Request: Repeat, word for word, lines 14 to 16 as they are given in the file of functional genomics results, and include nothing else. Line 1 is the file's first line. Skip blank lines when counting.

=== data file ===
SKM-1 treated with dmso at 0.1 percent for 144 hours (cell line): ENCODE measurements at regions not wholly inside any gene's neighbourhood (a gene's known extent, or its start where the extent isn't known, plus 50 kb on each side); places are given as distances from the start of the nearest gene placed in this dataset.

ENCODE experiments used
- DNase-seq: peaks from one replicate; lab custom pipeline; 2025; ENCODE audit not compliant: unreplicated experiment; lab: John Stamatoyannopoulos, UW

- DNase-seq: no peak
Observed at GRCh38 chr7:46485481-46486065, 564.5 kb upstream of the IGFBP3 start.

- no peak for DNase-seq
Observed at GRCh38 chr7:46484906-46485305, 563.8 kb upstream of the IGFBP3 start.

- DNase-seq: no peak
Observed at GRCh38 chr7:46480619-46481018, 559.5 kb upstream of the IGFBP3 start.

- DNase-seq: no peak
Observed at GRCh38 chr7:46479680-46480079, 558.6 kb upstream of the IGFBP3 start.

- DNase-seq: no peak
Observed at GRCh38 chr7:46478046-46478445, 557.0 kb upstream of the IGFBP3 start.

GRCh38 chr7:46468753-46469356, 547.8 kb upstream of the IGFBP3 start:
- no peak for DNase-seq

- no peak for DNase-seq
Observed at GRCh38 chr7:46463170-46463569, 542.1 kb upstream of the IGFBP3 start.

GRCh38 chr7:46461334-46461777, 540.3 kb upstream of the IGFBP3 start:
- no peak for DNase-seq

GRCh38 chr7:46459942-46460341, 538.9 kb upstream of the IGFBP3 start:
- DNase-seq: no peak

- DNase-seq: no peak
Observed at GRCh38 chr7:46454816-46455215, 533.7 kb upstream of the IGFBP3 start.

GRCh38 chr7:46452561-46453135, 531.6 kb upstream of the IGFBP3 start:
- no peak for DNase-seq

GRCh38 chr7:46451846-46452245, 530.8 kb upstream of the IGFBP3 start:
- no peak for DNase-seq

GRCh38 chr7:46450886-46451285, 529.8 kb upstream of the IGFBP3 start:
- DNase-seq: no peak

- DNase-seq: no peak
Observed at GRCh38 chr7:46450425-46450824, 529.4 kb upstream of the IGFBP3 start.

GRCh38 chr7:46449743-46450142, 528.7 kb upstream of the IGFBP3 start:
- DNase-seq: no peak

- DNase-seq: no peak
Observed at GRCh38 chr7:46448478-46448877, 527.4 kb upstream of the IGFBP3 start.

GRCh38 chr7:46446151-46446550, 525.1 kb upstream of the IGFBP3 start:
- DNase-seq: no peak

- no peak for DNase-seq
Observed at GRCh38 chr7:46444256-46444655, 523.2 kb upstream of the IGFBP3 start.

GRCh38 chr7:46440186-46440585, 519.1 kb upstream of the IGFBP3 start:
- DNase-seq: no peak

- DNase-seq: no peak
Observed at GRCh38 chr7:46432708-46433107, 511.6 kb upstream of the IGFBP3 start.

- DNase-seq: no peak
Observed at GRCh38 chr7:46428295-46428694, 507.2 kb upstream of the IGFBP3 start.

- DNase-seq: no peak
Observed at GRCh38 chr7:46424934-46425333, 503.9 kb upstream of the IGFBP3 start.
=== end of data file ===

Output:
GRCh38 chr7:46468753-46469356, 547.8 kb upstream of the IGFBP3 start:
- no peak for DNase-seq

- no peak for DNase-seq